Pre-commissioning mainly consists of verifying there are no installation errors, consisting of applying first power to the UPS and check power levels, then power PLC or DCS cubicles to confirm all voltage supplies are functioning correctly, communication checks to confirm cubicles can communicate amongst each other, as well as back to the control room. Loop checks verify the electrical circuit from the automation panel to each end device, and confirm that the device can successfully communicate with the PLC cubicle and that alarms function correctly. This is done by stimulating the end device, confirming alarm set points are triggered correctly on the HMI that ranges, and set points have been applied correctly by viewing the outputs on the HMI, and that all cabling is installed with no wiring errors, no backward signals.
Interlock testing is also completed to verify hardware and software interlock functions correctly.
Pre-commissioning confirms that each electrical and automation component functions correctly prior to system or process automation testing. Following pre-commissioning, commissioning of the automation systems can take place. A test methodology will be implemented to ensure plant operators can use the DCS to control any type of plant process from the central control room.
Control Narrative & Shutdown Key Testing
n advance of commissioning, procedures are prepared and identify each test configuration to be tested. This includes all normal operating scenarios, and all failure scenarios with procedures written in advance. The team can best prepare for each scenario, and how the system needs to be configured in advance of testing. Procedures are written to cover all test scenarios that need to be verified since FAT to confirm proper execution of the permanent installation.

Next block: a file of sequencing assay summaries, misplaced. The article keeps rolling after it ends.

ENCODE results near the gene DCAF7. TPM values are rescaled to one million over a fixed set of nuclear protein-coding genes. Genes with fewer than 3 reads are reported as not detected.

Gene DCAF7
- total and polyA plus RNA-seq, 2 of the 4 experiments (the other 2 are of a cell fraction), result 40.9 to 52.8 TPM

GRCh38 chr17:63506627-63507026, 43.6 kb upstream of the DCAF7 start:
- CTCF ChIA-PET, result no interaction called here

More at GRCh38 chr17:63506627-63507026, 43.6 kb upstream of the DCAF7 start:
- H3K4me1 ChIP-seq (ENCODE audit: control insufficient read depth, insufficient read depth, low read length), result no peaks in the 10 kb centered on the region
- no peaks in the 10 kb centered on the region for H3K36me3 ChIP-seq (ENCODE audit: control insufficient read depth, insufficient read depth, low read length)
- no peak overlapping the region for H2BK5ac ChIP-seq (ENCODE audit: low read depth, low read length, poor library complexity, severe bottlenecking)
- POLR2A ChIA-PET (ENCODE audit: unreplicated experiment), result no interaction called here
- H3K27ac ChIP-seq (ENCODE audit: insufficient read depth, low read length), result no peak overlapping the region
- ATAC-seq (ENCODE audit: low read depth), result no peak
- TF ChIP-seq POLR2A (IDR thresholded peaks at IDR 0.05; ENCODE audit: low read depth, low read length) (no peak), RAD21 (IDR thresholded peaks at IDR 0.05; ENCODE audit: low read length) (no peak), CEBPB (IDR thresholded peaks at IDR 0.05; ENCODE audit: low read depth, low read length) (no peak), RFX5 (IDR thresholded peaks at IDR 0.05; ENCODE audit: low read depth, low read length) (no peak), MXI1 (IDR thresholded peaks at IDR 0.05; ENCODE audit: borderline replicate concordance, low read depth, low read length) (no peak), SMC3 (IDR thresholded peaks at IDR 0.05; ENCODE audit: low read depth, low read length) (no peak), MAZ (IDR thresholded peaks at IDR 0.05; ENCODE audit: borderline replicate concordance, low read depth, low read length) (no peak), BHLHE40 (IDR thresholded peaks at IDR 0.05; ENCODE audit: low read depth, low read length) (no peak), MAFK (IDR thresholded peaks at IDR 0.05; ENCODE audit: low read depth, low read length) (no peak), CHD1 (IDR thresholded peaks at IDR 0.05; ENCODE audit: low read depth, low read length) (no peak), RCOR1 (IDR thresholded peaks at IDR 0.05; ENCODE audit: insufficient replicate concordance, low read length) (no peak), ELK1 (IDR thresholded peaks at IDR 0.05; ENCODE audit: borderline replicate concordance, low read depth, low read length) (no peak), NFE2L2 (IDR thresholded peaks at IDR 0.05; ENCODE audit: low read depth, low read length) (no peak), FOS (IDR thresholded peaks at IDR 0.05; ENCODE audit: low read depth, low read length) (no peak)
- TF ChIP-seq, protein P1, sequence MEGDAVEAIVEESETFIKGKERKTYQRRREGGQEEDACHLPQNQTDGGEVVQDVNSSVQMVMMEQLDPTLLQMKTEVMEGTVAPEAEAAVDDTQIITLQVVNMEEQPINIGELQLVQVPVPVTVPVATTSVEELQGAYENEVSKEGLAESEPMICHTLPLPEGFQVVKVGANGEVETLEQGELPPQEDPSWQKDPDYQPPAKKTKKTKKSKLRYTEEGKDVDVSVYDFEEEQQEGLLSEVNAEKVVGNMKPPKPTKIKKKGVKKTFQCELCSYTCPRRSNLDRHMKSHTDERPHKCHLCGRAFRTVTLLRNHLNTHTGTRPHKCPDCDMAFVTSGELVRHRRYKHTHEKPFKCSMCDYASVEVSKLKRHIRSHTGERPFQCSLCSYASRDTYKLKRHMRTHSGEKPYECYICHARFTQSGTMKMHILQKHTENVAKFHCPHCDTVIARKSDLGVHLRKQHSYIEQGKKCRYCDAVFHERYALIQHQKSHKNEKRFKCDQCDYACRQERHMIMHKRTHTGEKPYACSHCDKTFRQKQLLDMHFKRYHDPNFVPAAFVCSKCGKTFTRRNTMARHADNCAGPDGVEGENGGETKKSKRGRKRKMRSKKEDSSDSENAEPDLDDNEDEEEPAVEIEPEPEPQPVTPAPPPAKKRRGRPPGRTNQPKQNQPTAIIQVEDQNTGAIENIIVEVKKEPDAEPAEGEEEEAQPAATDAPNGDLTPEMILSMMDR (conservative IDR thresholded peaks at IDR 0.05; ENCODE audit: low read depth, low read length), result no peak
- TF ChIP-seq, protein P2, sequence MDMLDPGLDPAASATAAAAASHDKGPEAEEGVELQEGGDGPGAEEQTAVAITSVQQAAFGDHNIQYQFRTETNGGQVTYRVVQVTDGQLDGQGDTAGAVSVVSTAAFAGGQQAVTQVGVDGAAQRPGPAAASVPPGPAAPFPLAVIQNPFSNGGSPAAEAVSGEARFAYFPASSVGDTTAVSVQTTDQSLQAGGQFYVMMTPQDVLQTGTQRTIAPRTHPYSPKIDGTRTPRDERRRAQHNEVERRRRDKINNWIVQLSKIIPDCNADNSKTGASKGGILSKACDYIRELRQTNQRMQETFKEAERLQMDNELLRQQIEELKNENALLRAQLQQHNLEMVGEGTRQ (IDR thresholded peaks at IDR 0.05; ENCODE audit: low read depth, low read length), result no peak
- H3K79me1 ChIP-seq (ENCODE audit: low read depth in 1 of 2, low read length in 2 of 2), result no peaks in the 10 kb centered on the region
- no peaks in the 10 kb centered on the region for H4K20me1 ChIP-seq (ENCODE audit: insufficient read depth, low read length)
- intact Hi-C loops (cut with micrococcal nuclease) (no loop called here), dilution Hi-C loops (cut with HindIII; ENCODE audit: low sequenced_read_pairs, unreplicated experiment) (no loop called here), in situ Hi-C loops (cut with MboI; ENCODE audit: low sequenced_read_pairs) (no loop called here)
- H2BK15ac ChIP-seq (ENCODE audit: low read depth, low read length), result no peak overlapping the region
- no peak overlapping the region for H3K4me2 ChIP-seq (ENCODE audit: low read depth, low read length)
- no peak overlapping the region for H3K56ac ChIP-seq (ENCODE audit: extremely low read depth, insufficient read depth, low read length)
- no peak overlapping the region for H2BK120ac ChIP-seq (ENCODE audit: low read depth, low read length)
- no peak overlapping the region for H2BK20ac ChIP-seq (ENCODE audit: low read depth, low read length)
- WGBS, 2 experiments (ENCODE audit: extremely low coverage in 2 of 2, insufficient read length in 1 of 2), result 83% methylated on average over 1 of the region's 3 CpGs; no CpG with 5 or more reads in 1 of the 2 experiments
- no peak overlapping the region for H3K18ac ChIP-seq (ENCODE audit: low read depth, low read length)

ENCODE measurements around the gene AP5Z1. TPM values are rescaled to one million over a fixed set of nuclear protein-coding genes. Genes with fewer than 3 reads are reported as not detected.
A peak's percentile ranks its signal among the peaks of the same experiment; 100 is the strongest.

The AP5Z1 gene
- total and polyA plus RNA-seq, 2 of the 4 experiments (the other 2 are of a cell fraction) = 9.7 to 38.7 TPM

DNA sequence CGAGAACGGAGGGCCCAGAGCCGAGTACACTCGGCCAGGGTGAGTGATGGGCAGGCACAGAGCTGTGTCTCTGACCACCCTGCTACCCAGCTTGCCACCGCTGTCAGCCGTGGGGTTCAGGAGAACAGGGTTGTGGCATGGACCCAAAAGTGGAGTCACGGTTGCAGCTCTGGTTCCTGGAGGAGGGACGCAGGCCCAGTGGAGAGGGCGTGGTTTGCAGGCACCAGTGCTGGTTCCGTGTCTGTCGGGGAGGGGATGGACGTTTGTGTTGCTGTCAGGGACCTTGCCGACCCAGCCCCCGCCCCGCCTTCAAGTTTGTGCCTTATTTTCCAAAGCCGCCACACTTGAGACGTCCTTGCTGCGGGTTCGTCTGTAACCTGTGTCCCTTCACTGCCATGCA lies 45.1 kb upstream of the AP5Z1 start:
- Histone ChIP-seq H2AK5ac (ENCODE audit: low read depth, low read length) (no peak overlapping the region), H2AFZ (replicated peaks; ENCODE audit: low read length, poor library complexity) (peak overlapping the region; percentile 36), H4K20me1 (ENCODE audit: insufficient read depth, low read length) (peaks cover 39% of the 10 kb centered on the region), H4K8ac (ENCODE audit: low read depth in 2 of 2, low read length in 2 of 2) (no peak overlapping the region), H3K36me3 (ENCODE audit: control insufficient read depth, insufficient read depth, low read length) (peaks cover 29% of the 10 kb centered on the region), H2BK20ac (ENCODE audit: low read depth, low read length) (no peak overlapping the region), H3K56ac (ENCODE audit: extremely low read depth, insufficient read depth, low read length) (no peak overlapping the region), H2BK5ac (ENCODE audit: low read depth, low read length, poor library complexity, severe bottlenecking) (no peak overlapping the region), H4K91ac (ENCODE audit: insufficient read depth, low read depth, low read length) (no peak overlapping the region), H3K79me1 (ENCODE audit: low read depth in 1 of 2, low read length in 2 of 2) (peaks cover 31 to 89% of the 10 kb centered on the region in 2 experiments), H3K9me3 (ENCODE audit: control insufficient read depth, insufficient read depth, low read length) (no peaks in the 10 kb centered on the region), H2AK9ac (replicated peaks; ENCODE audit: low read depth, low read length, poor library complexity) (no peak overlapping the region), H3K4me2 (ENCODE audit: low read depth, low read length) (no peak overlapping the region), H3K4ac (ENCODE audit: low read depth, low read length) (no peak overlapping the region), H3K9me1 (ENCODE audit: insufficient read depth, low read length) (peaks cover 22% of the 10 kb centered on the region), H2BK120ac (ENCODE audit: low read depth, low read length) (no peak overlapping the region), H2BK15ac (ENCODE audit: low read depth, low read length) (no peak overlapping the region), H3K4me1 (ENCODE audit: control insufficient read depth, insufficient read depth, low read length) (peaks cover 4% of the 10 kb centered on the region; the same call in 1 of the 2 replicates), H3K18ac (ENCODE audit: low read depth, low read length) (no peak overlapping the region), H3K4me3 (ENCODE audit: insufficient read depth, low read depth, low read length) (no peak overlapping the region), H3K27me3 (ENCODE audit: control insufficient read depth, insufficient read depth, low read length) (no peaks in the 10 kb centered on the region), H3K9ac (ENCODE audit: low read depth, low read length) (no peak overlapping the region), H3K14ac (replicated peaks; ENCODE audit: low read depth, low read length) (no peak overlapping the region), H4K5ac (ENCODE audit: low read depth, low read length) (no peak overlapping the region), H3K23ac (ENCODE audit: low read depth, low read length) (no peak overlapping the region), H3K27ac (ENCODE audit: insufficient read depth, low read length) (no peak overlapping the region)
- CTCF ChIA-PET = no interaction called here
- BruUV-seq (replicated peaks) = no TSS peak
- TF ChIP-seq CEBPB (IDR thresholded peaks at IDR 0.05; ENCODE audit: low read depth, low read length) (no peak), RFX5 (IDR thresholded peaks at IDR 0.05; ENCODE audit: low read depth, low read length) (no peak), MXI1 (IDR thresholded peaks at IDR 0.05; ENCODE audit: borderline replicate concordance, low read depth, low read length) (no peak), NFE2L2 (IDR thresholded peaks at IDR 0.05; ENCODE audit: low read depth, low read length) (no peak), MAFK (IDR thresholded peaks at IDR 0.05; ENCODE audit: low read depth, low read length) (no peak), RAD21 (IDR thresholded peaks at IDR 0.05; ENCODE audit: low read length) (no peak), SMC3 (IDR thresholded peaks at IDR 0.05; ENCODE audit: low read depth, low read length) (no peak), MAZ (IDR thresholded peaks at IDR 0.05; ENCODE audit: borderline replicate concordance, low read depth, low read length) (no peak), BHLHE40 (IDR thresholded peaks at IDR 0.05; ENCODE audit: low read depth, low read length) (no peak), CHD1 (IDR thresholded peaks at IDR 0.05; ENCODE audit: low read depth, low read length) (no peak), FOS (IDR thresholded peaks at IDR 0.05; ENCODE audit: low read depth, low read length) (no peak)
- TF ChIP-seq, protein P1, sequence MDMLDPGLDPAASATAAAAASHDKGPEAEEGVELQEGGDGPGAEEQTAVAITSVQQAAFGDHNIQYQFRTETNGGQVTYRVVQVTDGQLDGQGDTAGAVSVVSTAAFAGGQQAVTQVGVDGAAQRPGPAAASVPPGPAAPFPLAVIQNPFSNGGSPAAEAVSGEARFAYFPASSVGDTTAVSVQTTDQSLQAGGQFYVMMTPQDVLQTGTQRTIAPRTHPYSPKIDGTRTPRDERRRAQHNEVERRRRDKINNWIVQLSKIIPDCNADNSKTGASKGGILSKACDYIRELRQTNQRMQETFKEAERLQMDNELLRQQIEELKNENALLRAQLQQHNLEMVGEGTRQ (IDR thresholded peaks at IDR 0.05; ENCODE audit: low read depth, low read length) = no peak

The start-up phase will always be specific to your project dependent on the plant process. Once all the processes are started, the system undergoes performance verification. The system is monitored for a period of time with uninterrupted operation, so the performance verification period could be a series of days or up to a month (for large facilities) of uninterrupted operation. Should operation be interrupted during that time such as a priority one alarm or whatever is defined in the contract as indicating an upset, the performance verification period restarts until the duration of uninterrupted operation is achieved. Once the performance verification period is achieved, the system can be finely tuned based on trends and operating parameters to ensure it runs efficiently. During this time our team ensures alarm rationalization is achieved to increase runtimes and lower operational fatigue.
Operational readiness is an important aspect of your project, particularly for automation systems. Operators will become familiar with HMI screens, and how to operate the plant processes ongoing maintenance. This is a critical process that is supported by our Automation / Commissioning team to ensure proper utilization of the system and complete understanding of the operation capabilities of it. Operation training is a key component to our hand over process. This starts at FAT and prior to start up from which we provide start-up support to boost operations confidence in the system.